Why Turkey’s Crisis Feels Familiar for Emerging Markets: It’s the Debt

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On Wednesday, the lira rebounded to 6 against the dollar from its recent low of 7.2, helped by steps the Turkish government took this week to limit sales of lira for dollars, and a reported promise by the emir of Qatar to invest $15 billion in Turkey.

Regulators also took an unusual step to help troubled banks, suspending the requirement that banks book losses on the value of their plummeting securities.

Global markets were shakier, though. Emerging market currencies, especially the South African rand, the Russian ruble and the Mexican peso, were down sharply against the dollar. European banks with exposure to Turkey, like BBVA in Spain, UniCredit in Italy and BNP Paribas in France sold off as well.

Predicting an emerging market crisis — and the extent to which such a blowup will trigger a wider financial rout — can be hazardous. In 2014, during the so-called Taper Tantrum, investors took out more than a trillion dollars from the likes of Brazil and India, fearing an eventual rise in interest rates in the United States. Stock markets in the United States and Europe shuddered, then resumed their upward march. Those who fled eventually returned to these markets, lured by the promise of rich returns in what continued to be a low-interest-rate world.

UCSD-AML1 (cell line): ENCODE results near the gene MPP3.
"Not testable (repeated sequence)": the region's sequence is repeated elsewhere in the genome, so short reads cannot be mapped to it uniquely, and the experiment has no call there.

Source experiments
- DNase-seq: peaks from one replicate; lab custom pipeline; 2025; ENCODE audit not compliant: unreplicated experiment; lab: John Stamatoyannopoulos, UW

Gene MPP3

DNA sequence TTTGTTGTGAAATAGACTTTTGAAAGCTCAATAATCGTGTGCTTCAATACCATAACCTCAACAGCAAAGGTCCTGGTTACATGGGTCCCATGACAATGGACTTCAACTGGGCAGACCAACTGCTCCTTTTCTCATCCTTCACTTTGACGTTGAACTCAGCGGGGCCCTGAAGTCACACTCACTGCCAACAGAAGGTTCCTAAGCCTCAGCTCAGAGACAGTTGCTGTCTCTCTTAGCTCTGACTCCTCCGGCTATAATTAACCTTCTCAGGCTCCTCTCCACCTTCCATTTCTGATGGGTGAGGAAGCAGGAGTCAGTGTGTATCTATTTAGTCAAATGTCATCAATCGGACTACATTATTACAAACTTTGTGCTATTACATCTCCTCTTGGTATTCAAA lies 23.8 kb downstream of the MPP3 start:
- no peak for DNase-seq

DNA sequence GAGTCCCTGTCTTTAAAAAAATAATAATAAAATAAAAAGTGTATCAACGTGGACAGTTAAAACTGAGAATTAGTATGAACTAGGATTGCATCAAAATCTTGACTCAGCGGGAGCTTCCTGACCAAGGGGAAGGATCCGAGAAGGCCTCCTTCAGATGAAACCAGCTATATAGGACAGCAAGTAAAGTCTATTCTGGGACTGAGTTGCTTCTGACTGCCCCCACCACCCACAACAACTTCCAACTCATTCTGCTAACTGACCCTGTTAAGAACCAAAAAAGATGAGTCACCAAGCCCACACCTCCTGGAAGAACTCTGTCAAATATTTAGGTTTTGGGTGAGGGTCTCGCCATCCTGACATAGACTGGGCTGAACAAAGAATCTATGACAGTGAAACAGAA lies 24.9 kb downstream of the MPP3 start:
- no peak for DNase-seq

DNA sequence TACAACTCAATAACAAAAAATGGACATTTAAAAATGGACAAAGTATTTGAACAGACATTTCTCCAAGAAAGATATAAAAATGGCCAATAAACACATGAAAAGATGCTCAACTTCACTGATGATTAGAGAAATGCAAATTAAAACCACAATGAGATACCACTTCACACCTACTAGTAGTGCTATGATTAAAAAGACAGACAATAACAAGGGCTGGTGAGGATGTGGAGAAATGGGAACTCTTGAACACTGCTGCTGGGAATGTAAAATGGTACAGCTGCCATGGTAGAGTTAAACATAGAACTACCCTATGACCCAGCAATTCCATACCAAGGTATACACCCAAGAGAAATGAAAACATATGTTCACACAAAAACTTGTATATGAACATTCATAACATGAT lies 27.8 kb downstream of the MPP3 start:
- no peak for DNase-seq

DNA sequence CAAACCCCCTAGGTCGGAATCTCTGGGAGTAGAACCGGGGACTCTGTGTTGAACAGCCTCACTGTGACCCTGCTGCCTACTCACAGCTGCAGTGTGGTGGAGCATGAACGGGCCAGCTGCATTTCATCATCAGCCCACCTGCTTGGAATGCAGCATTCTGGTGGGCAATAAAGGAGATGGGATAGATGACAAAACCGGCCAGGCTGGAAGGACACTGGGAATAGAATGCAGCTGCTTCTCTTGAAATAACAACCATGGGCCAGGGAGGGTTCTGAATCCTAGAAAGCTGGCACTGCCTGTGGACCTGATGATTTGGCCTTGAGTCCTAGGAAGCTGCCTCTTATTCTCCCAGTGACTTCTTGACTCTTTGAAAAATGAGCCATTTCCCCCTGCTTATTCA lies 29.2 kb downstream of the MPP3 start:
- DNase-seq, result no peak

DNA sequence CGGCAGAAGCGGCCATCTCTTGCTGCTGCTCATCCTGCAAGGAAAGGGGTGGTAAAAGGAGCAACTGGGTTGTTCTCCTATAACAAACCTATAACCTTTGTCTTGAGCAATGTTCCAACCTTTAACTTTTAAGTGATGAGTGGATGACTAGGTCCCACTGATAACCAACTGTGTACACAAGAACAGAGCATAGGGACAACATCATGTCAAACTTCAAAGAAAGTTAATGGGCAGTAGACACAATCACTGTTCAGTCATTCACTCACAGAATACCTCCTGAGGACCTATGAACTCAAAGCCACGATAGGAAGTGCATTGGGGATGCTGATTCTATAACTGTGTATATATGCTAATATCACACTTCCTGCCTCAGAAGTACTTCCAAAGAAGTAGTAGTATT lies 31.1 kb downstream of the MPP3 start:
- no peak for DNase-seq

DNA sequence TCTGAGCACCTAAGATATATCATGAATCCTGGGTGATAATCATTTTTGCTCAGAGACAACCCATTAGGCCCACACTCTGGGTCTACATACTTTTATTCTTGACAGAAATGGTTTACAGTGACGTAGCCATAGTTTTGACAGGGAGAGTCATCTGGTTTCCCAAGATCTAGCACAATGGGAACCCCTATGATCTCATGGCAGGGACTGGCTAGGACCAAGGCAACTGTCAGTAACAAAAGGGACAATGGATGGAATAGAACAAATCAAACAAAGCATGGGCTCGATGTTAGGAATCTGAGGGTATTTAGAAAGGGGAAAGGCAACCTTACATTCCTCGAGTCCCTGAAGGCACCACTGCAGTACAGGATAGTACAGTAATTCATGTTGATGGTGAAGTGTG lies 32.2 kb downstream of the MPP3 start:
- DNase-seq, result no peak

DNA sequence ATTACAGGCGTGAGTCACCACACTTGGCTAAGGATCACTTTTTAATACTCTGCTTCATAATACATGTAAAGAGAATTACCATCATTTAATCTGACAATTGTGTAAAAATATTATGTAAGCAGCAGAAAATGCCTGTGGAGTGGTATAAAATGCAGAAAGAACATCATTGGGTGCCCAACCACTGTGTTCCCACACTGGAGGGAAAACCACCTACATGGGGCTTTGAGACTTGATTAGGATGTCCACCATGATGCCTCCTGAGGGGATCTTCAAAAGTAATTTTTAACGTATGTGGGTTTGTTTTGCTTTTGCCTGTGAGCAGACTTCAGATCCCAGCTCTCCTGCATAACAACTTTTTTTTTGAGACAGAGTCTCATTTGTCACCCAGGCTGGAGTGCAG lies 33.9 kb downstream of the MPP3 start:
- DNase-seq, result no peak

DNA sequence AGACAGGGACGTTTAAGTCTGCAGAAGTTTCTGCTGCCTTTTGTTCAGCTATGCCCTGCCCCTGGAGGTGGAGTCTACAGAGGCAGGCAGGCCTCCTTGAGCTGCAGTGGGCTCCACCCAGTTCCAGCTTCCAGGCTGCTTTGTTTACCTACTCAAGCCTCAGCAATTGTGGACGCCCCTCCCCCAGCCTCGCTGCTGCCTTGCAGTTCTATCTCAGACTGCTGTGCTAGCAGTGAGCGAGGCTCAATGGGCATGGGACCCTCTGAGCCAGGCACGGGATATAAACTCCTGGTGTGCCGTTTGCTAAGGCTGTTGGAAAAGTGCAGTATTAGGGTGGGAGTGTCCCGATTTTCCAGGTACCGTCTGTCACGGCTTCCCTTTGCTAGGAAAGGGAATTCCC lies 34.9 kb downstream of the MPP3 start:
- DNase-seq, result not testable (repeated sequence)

And in the 21 years since Thailand’s economy went bust — the last genuine case of emerging market contagion — these countries have all dramatically reformed their economies. They have accumulated cash cushions to deploy in case of an assault on their currencies and aggressively fought inflation by raising interest rates. Central bankers, finance ministers and even politicians have become seasoned pros in terms of responding to the effect of capital rushing in and out of their economies. Brazil and Mexico, for example, are two countries that have, through a combination improved policies and proactive steps to fight inflation, drawn investor plaudits.

Jan Dehn, the head of research at Ashmore Investment Management, a large investor in emerging market bonds, contends that the chance the virus in Turkey spreads widely is minimal. He said that in the past decade, most of the large developing markets have established robust local institutions, such as pension funds, that have become the main buyers of corporate and government debt — in their own currencies. That means when fretting foreigners sell their bonds, domestic institutions can step in and buy them, preventing a selling frenzy from becoming something worse.

“This development has broken the link between fickle outflows and economic catastrophe,” Mr. Dehn said. “Before, a country could collapse if there were outflows — even if it did nothing wrong. That is not true anymore.”

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